Zulip has a cool analytics system for tracking various useful statistics
that currently power the
/stats page, and over time will power other
features, like showing usage statistics for the various streams. It is
designed around the following goals:
Minimal impact on scalability and service complexity.
Well-tested so that we can count on the results being correct.
Efficient to query so that we can display data in-app (e.g. on the streams page) with minimum impact on the overall performance of those pages.
Storage size smaller than the size of the main Message/UserMessage database tables, so that we can store the data in the main PostgreSQL database rather than using a specialized database platform.
There are a few important things you need to understand in order to effectively modify the system.
Analytics backend overview
There are three main components:
models: The UserCount, StreamCount, RealmCount, and InstallationCount tables (analytics/models.py) collect and store time series data.
stat definitions: The CountStat objects in the COUNT_STATS dictionary (analytics/lib/counts.py) define the set of stats Zulip collects.
accounting: The FillState table (analytics/models.py) keeps track of what has been collected for which CountStats.
The next several sections will dive into the details of these components.
The *Count database tables
The Zulip analytics system is built around collecting time series data in a set of database tables. Each of these tables has the following fields:
property: A human readable string uniquely identifying a CountStat object. Example: “active_users:is_bot:hour” or “messages_sent:client:day”.
subgroup: Almost all CountStats are further sliced by subgroup. For “active_users:is_bot:day”, this column will be False for measurements of humans, and True for measurements of bots. For “messages_sent:client:day”, this column is the client_id of the client under consideration.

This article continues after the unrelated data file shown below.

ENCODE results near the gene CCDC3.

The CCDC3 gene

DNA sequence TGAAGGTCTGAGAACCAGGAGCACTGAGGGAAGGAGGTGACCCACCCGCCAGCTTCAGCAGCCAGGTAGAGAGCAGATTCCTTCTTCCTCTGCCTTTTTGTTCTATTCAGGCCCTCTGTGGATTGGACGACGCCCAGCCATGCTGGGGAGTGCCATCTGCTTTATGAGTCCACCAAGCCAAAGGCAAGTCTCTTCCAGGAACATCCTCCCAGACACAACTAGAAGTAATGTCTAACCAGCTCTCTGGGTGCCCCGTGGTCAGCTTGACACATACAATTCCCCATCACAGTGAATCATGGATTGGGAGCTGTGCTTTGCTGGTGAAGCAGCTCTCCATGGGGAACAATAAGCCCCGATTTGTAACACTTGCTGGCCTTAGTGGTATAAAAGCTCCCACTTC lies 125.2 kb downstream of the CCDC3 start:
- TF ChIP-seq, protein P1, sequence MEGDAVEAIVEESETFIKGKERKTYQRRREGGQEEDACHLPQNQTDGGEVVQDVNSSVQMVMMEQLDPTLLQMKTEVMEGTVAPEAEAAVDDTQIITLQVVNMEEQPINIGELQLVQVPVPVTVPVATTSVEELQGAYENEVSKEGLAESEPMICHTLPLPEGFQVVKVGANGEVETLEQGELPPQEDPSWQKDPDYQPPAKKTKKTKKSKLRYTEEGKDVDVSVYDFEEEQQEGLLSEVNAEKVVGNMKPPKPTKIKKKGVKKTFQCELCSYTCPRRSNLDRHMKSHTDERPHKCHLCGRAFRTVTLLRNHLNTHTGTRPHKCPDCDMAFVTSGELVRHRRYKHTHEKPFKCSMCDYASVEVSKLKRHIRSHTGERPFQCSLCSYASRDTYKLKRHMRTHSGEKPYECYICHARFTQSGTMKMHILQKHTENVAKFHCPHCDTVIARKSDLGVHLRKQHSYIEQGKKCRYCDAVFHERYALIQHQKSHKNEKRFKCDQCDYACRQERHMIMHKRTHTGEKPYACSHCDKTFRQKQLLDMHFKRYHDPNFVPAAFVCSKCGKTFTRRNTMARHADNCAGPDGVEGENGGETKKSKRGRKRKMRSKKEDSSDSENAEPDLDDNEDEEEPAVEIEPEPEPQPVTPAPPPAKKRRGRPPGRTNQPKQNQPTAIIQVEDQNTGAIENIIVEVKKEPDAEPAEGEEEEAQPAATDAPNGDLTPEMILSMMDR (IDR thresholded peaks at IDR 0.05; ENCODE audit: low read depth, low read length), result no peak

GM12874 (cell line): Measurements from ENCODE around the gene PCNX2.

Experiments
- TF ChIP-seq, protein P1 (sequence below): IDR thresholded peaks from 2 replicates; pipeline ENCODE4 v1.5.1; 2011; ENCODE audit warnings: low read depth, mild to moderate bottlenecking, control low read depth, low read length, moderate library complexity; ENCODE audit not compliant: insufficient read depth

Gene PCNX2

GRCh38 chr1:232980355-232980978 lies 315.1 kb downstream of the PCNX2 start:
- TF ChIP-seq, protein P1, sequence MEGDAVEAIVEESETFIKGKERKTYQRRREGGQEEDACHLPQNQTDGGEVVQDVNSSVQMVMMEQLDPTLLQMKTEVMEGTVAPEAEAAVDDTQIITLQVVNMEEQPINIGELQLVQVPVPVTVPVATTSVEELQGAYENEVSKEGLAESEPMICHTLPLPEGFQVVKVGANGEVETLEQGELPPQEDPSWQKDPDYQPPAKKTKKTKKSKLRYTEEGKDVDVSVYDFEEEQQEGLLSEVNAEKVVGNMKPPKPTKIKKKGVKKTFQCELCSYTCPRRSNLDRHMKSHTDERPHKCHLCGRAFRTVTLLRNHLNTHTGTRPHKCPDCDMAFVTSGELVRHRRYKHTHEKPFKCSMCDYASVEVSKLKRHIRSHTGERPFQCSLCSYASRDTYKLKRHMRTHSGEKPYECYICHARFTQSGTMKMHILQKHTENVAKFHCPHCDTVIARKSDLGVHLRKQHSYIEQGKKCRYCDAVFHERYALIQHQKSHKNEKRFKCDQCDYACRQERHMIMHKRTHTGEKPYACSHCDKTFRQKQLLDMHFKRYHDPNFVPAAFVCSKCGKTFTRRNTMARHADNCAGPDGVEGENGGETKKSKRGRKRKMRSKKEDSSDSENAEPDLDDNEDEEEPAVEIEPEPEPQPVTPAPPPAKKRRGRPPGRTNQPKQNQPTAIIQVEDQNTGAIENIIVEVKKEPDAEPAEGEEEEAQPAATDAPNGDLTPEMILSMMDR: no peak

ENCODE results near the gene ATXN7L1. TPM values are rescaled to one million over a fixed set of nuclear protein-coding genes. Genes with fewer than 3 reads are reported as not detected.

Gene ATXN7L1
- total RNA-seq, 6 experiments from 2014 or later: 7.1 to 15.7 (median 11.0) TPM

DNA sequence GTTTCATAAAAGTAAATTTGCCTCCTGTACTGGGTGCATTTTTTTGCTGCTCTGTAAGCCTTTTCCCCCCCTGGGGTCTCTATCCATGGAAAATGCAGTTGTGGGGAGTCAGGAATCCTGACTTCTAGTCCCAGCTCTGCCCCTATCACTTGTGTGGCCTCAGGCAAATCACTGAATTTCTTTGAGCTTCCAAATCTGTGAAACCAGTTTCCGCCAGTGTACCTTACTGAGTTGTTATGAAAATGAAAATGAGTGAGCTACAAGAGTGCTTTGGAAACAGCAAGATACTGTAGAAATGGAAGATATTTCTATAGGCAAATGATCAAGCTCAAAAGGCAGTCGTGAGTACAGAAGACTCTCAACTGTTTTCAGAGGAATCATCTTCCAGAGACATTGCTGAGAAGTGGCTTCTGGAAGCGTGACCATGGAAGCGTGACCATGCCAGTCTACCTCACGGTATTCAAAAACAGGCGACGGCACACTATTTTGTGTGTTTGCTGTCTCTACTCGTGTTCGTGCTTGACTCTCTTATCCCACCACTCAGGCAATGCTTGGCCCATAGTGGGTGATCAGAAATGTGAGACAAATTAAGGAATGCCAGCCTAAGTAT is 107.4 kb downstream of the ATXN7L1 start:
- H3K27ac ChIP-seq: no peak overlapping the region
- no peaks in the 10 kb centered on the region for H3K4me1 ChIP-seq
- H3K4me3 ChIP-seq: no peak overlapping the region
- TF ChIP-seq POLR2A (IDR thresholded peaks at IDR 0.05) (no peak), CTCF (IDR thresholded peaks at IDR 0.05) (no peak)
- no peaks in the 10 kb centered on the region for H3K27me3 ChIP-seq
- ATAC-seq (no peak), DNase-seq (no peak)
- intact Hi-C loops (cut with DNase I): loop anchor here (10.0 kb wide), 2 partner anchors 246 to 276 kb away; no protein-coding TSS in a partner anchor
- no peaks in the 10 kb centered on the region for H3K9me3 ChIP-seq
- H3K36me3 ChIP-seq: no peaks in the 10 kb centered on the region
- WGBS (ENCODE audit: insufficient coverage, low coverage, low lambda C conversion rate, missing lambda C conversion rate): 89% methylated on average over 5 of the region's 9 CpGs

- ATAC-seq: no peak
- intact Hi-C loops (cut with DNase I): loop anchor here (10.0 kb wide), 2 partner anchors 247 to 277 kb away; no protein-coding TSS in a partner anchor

end_time: A datetime indicating the end of a time interval. It will be on an hour (or UTC day) boundary for stats collected at hourly (or daily) frequency. The time interval is determined by the CountStat.
various “id” fields: Foreign keys into Realm, UserProfile, Stream, or nothing. E.g. the RealmCount table has a foreign key into Realm.
value: The integer counts. For “active_users:is_bot:hour” in the RealmCount table, this is the number of active humans or bots (depending on subgroup) in a particular realm at a particular end_time. For “messages_sent:client:day” in the UserCount table, this is the number of messages sent by a particular user, from a particular client, on the day ending at end_time.
There are four tables: UserCount, StreamCount, RealmCount, and InstallationCount. Every CountStat is initially collected into UserCount, StreamCount, or RealmCount. Every stat in UserCount and StreamCount is aggregated into RealmCount, and then all stats are aggregated from RealmCount into InstallationCount. So for example, “messages_sent:client:day” has rows in UserCount corresponding to (user, end_time, client) triples. These are summed to rows in RealmCount corresponding to triples of (realm, end_time, client). And then these are summed to rows in InstallationCount with totals for pairs of (end_time, client).
Note: In most cases, we do not store rows with value 0. See Performance strategy below.
CountStats declare what analytics data should be generated and stored. The
CountStat class definition and instances live in
These declarations specify at a high level which tables should be populated
by the system and with what data.
The FillState table